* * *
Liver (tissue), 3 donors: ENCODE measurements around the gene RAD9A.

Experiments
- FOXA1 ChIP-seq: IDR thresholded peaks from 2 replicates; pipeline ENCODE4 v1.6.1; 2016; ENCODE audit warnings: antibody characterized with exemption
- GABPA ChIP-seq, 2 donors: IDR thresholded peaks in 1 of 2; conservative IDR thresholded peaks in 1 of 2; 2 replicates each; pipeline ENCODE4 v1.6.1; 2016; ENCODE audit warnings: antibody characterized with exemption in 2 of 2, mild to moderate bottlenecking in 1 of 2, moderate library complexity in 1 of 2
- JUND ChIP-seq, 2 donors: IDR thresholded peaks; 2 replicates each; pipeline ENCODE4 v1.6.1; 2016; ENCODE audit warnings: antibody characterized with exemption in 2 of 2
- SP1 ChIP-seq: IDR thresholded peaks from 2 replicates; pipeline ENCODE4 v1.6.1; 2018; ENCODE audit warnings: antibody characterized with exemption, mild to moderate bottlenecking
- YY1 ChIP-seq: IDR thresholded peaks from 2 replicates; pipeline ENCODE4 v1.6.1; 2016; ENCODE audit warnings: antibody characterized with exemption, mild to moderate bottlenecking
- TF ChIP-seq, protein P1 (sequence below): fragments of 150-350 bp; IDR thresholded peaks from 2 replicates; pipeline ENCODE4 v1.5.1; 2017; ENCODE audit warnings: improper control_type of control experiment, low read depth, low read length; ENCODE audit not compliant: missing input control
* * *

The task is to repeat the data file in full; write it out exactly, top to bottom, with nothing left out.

Liver (tissue), 3 donors: ENCODE measurements around the gene RAD9A.

Experiments
- FOXA1 ChIP-seq: IDR thresholded peaks from 2 replicates; pipeline ENCODE4 v1.6.1; 2016; ENCODE audit warnings: antibody characterized with exemption
- GABPA ChIP-seq, 2 donors: IDR thresholded peaks in 1 of 2; conservative IDR thresholded peaks in 1 of 2; 2 replicates each; pipeline ENCODE4 v1.6.1; 2016; ENCODE audit warnings: antibody characterized with exemption in 2 of 2, mild to moderate bottlenecking in 1 of 2, moderate library complexity in 1 of 2
- JUND ChIP-seq, 2 donors: IDR thresholded peaks; 2 replicates each; pipeline ENCODE4 v1.6.1; 2016; ENCODE audit warnings: antibody characterized with exemption in 2 of 2
- SP1 ChIP-seq: IDR thresholded peaks from 2 replicates; pipeline ENCODE4 v1.6.1; 2018; ENCODE audit warnings: antibody characterized with exemption, mild to moderate bottlenecking
- YY1 ChIP-seq: IDR thresholded peaks from 2 replicates; pipeline ENCODE4 v1.6.1; 2016; ENCODE audit warnings: antibody characterized with exemption, mild to moderate bottlenecking
- TF ChIP-seq, protein P1 (sequence below): fragments of 150-350 bp; IDR thresholded peaks from 2 replicates; pipeline ENCODE4 v1.5.1; 2017; ENCODE audit warnings: improper control_type of control experiment, low read depth, low read length; ENCODE audit not compliant: missing input control